Majors & Minors
Sociologists seek to answer questions about human behavior to help develop new theories and inform social policy, programs, and laws.
Sociology is the broadest of all the social sciences, offering you an extensive range of practical and marketable skills, as well as an excellent foundation for law school or graduate programs. Check out our video with Professor Joe Gerteis. Professor Gerteis explains a few types of questions sociology seeks to answer and talks about introductory courses in sociology.
Sociology majors and minors develop:
- analytical and critical thinking skills
- quantitative and qualitative research skills
- written and oral communication abilities
- cultural competence
- big picture perspective
You will find a supportive, collaborative, and challenging intellectual environment in the Department of Sociology. Our department values a diversity of viewpoints and experiences.
Sociology Major Programs
In the sociology department, you can choose one of two undergraduate majors: sociology or sociology of law, criminology, and deviance. Whichever you choose, you will take the same number of core courses and electives and complete a major project.
Sociology is a very flexible major, and our sociology program allows you to choose how to concentrate your sociology electives. Learn more about the bachelor of arts in sociology or the bachelor of science in sociology.
Sociology of Law, Criminology, and Deviance
Sociology of law, criminology, and deviance is more structured and gives you a concentration of courses in this area of specialization. Learn more about the bachelor of arts in sociology of law, criminology, and deviance or the bachelor of science in sociology of law, criminology, and deviance.
Find information for transfer students.
Within both the sociology and sociology of law, criminology, and deviance programs, you have the option of choosing to receive a bachelor of arts (BA) degree or a bachelor of science (BS) degree.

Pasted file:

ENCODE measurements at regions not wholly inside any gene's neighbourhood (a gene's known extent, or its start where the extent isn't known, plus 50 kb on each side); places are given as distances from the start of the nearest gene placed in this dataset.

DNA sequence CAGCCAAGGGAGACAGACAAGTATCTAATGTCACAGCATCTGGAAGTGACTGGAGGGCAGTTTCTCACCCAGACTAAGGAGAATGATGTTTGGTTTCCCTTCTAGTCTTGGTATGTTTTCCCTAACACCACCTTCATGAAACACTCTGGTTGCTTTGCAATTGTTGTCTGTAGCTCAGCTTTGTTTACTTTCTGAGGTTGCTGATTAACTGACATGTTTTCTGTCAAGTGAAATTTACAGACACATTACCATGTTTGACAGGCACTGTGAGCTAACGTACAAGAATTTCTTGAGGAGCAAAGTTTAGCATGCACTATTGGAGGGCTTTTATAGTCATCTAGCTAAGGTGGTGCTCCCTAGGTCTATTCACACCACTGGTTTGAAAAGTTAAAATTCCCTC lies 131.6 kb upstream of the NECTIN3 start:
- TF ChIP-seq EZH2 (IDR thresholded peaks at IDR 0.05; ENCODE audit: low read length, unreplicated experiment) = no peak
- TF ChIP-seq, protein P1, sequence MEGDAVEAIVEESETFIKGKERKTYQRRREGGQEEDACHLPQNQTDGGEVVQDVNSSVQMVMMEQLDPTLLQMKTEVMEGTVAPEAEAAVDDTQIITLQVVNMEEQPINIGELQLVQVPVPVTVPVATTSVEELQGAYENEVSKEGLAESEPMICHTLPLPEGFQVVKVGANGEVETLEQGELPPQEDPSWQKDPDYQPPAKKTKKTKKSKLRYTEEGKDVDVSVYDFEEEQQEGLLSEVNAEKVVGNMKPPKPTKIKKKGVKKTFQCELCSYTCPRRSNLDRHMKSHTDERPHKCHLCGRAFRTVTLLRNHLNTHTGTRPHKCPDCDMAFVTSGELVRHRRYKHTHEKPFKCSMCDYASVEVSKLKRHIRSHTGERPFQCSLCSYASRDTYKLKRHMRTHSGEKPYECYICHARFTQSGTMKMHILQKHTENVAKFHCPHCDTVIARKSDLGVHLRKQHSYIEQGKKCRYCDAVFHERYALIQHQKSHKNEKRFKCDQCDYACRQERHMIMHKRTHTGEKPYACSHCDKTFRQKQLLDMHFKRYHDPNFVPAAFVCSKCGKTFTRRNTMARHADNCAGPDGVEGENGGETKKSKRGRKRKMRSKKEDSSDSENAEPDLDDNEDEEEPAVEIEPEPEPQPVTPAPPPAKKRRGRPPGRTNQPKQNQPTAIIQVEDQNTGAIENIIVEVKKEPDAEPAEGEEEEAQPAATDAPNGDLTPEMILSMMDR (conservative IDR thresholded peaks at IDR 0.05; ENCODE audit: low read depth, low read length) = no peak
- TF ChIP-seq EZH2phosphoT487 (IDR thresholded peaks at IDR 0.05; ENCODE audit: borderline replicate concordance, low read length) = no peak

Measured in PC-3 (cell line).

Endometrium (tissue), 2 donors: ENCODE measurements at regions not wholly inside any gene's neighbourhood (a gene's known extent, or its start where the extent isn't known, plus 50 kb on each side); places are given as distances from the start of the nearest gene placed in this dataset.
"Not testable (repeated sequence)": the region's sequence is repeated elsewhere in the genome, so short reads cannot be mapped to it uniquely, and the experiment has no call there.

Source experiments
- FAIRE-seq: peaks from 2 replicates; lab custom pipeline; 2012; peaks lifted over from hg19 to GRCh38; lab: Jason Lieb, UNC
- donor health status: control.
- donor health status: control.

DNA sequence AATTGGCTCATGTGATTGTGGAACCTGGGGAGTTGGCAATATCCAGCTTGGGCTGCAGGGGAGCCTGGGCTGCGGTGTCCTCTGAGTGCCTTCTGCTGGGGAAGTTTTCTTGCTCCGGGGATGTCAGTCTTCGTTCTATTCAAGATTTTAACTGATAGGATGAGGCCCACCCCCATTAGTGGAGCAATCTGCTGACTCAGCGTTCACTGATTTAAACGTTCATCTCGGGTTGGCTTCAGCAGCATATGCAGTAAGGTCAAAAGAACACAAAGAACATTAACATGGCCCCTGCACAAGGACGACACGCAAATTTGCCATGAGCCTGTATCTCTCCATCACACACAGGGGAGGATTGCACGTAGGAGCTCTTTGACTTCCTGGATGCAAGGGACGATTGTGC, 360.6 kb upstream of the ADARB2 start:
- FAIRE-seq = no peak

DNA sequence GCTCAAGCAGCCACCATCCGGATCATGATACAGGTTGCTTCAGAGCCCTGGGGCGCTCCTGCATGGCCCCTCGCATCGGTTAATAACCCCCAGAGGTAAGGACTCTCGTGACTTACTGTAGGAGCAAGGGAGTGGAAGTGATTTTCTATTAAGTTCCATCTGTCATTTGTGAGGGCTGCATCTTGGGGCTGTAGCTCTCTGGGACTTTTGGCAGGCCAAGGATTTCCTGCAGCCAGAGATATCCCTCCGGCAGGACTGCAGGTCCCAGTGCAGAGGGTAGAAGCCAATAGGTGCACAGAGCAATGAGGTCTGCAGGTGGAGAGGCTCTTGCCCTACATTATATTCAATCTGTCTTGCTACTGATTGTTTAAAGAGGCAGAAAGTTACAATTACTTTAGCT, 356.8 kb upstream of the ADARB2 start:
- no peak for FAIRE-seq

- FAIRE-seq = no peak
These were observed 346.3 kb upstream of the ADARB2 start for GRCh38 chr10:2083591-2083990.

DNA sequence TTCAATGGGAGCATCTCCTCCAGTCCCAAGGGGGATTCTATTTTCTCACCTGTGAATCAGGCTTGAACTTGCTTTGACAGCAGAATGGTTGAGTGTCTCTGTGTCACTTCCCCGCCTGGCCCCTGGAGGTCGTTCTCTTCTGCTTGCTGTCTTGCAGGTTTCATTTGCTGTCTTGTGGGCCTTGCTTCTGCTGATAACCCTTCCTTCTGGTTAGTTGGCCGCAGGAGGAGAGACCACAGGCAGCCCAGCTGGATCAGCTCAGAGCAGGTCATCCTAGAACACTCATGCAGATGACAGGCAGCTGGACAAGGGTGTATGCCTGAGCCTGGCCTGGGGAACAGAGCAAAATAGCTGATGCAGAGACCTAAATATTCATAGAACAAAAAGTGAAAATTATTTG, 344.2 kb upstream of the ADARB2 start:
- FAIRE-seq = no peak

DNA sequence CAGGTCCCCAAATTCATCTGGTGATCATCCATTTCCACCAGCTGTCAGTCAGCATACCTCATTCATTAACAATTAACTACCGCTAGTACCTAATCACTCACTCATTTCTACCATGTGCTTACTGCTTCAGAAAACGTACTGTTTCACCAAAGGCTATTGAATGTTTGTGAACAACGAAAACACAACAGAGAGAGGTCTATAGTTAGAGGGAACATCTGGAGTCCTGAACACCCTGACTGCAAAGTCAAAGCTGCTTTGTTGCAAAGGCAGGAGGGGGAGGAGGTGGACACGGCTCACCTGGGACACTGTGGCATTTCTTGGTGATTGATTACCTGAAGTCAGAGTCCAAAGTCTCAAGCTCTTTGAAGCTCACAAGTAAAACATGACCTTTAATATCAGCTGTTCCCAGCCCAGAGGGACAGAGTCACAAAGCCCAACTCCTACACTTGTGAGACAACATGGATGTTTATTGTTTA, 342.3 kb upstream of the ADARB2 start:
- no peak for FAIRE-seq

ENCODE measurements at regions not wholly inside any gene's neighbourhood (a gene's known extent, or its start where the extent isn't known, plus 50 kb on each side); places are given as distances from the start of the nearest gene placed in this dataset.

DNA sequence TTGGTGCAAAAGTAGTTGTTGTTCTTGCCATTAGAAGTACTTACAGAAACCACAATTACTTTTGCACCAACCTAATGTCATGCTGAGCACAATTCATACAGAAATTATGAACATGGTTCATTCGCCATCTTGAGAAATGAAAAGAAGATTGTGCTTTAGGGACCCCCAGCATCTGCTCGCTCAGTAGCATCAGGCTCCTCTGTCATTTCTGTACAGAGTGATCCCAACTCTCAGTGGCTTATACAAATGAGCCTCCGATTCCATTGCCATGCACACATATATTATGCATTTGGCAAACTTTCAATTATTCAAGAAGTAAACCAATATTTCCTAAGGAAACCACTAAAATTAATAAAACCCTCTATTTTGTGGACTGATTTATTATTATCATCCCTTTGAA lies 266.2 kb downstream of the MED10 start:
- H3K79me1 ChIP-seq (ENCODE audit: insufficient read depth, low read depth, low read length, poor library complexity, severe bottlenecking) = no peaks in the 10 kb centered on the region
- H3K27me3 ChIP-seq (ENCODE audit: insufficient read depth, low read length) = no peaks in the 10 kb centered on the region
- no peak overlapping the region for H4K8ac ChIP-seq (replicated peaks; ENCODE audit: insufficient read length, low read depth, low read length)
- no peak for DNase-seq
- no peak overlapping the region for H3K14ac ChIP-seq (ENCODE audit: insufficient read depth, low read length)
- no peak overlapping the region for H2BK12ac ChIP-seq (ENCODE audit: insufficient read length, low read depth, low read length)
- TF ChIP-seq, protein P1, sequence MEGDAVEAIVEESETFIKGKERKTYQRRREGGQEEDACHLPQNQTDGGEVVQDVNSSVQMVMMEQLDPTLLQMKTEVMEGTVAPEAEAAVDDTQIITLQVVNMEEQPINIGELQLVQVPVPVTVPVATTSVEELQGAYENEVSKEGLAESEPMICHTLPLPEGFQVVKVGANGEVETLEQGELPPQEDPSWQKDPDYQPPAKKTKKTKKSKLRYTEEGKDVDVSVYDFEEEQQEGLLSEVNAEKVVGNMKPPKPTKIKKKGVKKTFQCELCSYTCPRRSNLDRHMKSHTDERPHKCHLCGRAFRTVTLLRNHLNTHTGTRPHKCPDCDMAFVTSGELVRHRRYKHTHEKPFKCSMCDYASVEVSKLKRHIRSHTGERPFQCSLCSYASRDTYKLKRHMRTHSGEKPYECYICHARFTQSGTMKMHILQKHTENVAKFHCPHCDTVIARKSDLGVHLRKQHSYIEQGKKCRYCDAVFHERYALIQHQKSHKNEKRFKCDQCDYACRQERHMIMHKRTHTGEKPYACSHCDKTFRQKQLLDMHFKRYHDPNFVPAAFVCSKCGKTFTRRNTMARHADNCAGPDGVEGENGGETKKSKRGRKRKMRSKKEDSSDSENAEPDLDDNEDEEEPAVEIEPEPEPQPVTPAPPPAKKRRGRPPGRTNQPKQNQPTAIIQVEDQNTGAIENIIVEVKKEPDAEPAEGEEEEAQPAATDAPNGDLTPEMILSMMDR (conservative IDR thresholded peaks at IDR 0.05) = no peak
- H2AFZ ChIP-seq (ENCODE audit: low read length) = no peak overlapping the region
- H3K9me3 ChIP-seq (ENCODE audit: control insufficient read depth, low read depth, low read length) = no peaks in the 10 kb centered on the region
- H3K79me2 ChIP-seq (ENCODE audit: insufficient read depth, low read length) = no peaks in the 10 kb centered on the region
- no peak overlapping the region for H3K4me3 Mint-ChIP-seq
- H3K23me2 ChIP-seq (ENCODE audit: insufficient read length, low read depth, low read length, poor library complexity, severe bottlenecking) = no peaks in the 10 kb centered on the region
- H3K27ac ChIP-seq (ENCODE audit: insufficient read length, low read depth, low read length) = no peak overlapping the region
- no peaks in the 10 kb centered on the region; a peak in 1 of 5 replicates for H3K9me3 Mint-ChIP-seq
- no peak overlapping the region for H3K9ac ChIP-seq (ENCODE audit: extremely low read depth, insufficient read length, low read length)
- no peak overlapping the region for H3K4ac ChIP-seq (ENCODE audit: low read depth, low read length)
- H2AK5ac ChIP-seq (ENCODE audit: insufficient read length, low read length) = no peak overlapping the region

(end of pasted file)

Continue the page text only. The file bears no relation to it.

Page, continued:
Bachelor of Arts
We recommend you choose a BA degree if you want to develop skills in a language other than English in addition to your sociology course work. The elective credit flexibility afforded by the BA degree pairs nicely with a minor in another field.
Bachelor of Science
We recommend you choose a BS degree if you prefer to develop skills in statistics and data analysis in addition to your sociology course work. With the BS option, you can choose one of four career-oriented sub-plans: health care and careers; organization, business, or non-profit; policy analysis; or quantitative emphasis.
Sociology Minor Programs
Adding a sociology minor to your major is an excellent way to round out your undergraduate education and give you a complementary skill set. There are two options for an undergraduate minor in sociology: the sociology minor and the sociology of law, criminology, and deviance minor.
Public Health Minor
The public health minor is a joint project between the School of Public Health and the College of Liberal Arts. Sociology splits the advising for the public health minor with the Department of Geography. For more information, view the online presentation and talk to our sociology advisor.
Population Studies Minor (new!)
The population studies minor is a new interdisciplinary minor that pulls in courses from a variety of disciplines across three colleges with possible research and employment opportunities at the Minnesota Population Center.
Population studies encompass the study of the size, structure, and distribution of populations across space and time in response to birth, migration, aging, and death. Changes in the size and composition of populations, as well as in the underlying components of population change (i.e., mortality, fertility, and migration), strongly influence and are influenced by natural and human systems in ways that are increasingly consequential. Students should be able to declare the minor in late 2018 or early 2019.